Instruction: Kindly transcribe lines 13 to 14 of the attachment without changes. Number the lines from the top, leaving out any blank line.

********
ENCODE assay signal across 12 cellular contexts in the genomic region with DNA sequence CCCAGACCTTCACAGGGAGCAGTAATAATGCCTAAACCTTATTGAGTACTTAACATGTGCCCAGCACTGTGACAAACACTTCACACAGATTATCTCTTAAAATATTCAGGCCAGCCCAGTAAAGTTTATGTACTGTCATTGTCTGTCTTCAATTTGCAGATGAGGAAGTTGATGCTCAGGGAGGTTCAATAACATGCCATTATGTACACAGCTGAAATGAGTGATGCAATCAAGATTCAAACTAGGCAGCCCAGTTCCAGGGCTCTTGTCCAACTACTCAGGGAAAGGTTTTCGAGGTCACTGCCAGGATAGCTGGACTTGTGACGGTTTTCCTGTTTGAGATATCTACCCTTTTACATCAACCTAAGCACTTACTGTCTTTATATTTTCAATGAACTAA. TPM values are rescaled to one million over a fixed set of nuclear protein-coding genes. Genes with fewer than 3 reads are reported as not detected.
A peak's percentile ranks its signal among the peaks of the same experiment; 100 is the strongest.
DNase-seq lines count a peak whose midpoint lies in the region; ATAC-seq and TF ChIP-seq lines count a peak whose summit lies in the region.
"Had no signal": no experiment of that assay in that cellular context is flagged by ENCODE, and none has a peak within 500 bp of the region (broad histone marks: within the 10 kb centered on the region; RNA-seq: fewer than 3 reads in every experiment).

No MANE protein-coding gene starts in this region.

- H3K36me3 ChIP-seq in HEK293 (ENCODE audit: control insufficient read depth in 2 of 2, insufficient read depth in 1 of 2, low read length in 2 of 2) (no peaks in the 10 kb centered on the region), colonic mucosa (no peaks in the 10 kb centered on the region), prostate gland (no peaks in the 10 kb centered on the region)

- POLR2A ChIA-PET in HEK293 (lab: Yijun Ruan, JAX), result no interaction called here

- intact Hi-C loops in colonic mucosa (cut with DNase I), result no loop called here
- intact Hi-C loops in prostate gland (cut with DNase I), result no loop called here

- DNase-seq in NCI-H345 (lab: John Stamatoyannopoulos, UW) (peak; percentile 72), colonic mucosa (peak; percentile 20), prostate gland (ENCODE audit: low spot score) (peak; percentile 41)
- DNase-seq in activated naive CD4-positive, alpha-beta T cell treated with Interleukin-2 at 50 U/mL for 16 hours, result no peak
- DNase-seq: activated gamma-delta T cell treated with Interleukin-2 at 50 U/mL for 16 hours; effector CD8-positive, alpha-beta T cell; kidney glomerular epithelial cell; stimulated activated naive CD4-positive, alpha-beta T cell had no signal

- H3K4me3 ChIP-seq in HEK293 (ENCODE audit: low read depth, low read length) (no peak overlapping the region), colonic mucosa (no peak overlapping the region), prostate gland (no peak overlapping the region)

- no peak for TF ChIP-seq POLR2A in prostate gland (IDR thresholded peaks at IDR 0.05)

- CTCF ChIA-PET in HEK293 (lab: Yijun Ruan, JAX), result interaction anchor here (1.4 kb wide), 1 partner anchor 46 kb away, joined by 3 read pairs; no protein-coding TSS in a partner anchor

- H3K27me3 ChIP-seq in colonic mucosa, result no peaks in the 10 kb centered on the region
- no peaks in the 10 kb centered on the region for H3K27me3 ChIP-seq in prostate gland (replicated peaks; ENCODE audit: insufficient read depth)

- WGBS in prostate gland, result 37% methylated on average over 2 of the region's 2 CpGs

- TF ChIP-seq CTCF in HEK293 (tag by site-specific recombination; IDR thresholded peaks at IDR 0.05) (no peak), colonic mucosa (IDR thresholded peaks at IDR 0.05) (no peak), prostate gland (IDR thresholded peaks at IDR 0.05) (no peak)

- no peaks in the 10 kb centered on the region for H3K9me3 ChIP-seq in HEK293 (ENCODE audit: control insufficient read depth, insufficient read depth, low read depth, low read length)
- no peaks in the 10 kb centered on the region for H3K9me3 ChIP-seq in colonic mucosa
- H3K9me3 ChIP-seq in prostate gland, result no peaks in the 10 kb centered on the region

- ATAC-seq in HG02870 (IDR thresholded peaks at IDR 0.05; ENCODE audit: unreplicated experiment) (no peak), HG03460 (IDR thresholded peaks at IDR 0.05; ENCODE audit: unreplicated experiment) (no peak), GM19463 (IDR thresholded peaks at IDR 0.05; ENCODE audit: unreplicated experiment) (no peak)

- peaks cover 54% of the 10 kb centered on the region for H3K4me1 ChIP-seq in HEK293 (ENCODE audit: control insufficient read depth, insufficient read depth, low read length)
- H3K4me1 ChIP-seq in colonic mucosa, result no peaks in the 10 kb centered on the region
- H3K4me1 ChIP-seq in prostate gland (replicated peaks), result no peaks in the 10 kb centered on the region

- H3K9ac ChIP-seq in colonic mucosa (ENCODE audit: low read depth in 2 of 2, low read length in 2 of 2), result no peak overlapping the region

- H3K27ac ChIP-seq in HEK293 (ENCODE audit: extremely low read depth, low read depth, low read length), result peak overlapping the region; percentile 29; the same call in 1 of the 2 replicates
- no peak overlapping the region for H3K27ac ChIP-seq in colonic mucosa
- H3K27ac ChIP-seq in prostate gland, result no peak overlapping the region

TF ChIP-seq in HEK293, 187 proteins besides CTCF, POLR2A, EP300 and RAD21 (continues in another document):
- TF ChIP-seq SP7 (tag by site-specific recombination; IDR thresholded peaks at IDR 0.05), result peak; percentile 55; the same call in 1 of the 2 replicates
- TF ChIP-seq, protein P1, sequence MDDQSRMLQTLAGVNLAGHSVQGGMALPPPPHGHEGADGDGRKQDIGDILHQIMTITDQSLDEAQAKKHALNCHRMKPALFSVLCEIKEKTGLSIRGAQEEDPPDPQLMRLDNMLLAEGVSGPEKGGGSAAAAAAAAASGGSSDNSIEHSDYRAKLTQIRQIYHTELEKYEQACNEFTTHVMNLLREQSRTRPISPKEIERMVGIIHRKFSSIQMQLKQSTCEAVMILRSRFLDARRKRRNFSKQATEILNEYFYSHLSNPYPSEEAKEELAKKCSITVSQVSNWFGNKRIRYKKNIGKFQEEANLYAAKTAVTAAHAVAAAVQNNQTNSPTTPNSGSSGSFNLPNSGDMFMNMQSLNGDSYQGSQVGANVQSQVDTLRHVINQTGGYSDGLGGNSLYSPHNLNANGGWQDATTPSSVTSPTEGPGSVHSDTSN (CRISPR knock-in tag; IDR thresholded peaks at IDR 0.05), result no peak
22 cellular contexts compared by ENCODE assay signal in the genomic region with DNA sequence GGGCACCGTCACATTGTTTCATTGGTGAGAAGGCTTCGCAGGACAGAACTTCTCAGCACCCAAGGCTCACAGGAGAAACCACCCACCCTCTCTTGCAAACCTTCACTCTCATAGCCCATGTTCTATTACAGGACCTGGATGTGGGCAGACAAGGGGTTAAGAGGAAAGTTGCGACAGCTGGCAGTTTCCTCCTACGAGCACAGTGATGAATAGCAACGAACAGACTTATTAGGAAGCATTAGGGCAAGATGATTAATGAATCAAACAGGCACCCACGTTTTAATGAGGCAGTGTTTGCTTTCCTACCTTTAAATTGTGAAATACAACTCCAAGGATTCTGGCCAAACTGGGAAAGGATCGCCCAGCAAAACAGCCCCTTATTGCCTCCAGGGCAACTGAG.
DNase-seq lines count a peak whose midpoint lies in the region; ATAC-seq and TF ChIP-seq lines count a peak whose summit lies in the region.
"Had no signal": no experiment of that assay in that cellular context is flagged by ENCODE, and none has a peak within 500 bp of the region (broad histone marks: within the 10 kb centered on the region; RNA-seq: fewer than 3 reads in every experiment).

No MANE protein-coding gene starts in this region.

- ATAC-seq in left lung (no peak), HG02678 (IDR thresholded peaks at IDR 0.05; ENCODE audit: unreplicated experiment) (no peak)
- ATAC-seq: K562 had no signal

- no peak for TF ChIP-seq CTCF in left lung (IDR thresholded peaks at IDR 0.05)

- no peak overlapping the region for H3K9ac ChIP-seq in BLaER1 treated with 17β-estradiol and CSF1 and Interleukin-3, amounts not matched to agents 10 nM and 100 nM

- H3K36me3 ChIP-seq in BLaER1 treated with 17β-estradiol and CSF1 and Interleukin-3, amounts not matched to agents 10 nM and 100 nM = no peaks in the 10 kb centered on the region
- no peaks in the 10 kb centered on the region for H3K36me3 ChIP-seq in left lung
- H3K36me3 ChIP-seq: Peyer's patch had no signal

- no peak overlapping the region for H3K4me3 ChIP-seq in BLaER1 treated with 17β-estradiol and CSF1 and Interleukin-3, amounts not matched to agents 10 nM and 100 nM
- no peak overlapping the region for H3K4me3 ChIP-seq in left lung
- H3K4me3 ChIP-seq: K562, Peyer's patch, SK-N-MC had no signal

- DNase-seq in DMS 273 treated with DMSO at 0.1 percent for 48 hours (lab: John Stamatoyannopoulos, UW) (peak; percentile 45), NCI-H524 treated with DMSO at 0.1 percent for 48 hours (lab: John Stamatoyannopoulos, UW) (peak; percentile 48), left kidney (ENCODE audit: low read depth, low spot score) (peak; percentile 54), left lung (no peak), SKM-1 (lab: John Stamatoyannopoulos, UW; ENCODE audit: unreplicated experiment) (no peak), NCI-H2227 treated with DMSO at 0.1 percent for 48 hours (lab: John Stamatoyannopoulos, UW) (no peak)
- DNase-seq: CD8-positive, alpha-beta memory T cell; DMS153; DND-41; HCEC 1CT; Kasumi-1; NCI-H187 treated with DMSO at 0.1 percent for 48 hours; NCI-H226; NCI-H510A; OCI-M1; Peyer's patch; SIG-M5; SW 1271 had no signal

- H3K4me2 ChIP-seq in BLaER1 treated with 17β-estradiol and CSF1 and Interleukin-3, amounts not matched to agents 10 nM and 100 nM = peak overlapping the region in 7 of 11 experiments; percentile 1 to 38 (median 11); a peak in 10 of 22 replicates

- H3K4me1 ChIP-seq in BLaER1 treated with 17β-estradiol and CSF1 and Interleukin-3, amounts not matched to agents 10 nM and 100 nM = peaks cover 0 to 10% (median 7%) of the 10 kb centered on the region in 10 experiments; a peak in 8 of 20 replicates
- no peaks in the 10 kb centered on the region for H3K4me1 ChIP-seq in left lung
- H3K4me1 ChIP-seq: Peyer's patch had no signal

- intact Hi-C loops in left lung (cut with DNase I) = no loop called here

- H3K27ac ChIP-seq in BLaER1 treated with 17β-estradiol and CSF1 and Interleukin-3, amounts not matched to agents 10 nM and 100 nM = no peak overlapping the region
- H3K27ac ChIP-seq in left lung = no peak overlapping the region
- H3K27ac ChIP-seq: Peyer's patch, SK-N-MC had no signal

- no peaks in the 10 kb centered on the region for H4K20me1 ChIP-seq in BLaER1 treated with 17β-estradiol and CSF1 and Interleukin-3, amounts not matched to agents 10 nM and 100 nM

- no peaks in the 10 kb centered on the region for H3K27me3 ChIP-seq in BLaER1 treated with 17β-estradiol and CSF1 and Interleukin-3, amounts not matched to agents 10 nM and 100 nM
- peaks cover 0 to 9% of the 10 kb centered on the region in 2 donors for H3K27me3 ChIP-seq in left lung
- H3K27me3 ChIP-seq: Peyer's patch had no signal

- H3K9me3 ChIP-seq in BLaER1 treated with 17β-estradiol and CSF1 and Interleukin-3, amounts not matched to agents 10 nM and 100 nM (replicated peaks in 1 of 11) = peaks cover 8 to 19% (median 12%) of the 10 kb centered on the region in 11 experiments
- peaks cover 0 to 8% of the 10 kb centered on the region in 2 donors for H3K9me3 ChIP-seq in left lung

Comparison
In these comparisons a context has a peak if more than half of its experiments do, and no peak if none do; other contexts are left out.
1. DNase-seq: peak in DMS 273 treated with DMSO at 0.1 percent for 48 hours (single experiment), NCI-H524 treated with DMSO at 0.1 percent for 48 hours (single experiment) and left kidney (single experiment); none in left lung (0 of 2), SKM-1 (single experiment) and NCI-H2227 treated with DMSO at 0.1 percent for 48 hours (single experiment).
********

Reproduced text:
- H3K4me3 ChIP-seq in HEK293 (ENCODE audit: low read depth, low read length) (no peak overlapping the region), colonic mucosa (no peak overlapping the region), prostate gland (no peak overlapping the region)

- no peak for TF ChIP-seq POLR2A in prostate gland (IDR thresholded peaks at IDR 0.05)